“Looking Back Over My Shoulder” – Rebecca Dwyer reflects back on Day One of the 2012 Program

Rebecca Dwyer takes a look back at the first day of the program, which after two and half weeks may serve as a timely reminder of the great speakers and their messages, but also the speed at which the program is travelling.

A New Chapter

Monday 11th June 2012 – Week 1 Day 1

Introduction

Today was not the beginning of the book, but the beginning of a new chapter for the Washington Ireland Program Class of 2012, according to Bryan Patten, Executive Director of WIP. Today was our first official day in Washington DC. It was also my first day to use the Washington Metro. My host-mom, Leslie, very kindly drove me to the station so that I would know exactly where it is for future reference. I had a SmarTrip Card which I was able to use to get past the turnstiles and onto the platform. I met Ben Mallon and his host-mom, Lenore, on the platform. Lenore was with Ben because she was due to give us a talk on Health Issues this morning. Together, we took the train into the center of DC.

The building of the International Union of Bricklayers and Allied Craft Workers was almost directly across the street from the metro station. It was easy to find as Ronan, my Management Team Leader, was outside the front entrance pointing “WIPers” in the right direction. After signing in, I went up to one of the top floors with the rest of the group and we took our seats in the boardroom.

Bryan gave us a brief introduction to the day, made clear the program etiquette and told us what to expect in the first week. The structure of the program is as follows.

Week 1                 Orientation

Week 2 – 4          Work Placement

Week 5                 New York City

Week 6 – 8          Work Placement

Then, we had our first speaker.

Lenore Martinez – Health Issues

Lenore is a highly qualified nurse who has worked in many positions in a number of different hospitals and surgical units. Lenore spoke to us about the various health issues we may encounter during our stay in D.C. She explained the use of the medical insurance cards, what to do of you get badly bitten by an insect or stung by a poisonous plant and reminded us that cars drive on the right side of the road in the US (you would be amazed how instinct makes you look the “wrong” way when crossing the street in a foreign country!). Her main point, however, was regarding hydration or dehydration as the case may be. The climate here is very hot and humid and we learned that it is extremely important to always carry a bottle of water and to wear plenty of sun cream. Lenore repeated the three key things to remember. They are water, sun cream and bug spray.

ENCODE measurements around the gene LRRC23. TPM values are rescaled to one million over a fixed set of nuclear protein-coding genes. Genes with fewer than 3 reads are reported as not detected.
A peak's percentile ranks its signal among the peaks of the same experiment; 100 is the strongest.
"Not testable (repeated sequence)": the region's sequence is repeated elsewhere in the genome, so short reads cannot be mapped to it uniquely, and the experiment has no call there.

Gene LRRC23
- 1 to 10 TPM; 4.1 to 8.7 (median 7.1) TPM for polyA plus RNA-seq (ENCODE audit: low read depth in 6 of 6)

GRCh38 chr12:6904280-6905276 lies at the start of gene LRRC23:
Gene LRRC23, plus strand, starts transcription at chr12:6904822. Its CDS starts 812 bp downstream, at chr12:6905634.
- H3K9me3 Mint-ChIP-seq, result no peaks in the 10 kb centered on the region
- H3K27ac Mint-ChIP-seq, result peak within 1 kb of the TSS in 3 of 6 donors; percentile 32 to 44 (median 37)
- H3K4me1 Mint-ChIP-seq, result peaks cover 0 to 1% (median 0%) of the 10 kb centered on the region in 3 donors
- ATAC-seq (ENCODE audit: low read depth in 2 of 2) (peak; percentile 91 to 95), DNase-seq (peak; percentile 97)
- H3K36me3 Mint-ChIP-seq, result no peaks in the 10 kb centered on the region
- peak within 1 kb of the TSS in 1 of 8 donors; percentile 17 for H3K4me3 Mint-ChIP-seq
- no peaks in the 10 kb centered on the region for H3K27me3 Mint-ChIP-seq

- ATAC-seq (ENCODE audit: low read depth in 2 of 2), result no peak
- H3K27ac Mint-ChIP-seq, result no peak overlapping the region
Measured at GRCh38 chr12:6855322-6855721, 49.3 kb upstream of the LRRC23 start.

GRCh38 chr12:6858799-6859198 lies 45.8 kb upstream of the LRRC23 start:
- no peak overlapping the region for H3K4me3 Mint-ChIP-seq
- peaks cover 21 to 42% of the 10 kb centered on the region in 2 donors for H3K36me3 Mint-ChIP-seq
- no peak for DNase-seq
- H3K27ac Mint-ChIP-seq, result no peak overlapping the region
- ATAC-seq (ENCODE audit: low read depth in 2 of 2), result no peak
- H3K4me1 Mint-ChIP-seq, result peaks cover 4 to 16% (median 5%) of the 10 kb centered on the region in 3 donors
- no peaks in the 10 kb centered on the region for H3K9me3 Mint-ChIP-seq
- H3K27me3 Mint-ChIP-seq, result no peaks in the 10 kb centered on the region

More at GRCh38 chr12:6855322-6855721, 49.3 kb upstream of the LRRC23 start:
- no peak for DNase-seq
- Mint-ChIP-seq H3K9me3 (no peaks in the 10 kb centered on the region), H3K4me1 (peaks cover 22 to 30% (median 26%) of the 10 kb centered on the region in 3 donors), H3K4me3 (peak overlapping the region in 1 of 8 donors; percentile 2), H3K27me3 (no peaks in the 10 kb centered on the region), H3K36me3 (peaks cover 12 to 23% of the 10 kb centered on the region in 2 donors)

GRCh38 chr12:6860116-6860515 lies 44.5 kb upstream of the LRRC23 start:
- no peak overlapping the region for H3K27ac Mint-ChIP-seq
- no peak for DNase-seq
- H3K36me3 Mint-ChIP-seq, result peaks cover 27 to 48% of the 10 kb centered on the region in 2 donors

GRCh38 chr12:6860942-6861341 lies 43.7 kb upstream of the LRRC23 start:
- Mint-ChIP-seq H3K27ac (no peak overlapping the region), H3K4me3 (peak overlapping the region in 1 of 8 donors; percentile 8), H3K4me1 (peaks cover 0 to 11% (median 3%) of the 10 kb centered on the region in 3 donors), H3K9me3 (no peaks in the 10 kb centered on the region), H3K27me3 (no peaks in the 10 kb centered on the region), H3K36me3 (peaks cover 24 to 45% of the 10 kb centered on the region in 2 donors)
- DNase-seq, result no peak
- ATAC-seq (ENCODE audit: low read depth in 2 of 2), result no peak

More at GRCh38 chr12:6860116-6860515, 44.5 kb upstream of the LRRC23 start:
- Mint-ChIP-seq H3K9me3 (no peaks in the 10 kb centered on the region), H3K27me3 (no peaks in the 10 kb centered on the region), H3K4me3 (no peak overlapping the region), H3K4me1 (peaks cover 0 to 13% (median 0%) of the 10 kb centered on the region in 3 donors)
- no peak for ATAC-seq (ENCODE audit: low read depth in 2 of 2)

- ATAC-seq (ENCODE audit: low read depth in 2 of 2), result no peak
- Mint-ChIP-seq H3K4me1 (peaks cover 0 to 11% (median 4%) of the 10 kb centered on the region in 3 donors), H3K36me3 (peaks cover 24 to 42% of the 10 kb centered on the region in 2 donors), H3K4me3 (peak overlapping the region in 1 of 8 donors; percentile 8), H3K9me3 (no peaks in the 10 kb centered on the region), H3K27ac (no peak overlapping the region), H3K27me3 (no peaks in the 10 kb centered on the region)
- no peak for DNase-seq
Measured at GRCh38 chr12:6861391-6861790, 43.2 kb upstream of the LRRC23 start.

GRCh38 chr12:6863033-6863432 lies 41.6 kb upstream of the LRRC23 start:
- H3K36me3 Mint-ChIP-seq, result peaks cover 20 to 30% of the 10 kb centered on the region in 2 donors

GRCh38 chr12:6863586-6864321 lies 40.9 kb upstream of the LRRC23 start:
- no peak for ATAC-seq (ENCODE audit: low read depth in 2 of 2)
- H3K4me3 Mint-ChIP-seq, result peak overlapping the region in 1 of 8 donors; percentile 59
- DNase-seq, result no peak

Barbara Warner – Budgeting and Tracking of Expenses

Barbara is a Certified Financial Planner and President of Warner Financial. She is also Ciarán’s host-mom and has been involved with WIP for some time. She spoke to us about the many costs we will incur during our stay in DC and how to keep those to a minimum. The three main expenses we will incur during the next two months are transport, phone usage and ‘food and entertainment’. Her son also gave us a young person’s perspective on life in the nation’s capital.

Patrick Burke – DC Police Chief

Unfortunately, there is a very big gun culture in the US. Patrick explained that, while it is illegal for a civilian to carry a weapon in public in DC and Maryland, this is not the case in Virginia and, even though the law is there, this does not mean that people don’t disobey it. Things like eating or drinking on the metro and underage alcohol consumption are arrestable offences here in DC. Patrick didn’t give us all doom and gloom advice, though! DC is predominantly African-American but racial relations are quite good for the most part. He was also a WIP host-dad for previous years’ classes. He told us about a number of interesting things to do in DC while we are here, such as going to see a baseball game and watching the military or police bands playing at them, renting a bike and taking the bike-trail to the zoo and visiting the many Smithsonian museums, all of which are free of charge. He very kindly offered his assistance to any of us who would be interested in finding out more about the work of the police force.

Mark Shields and E.J. Dionne – Red, Blue and Purple: America Divided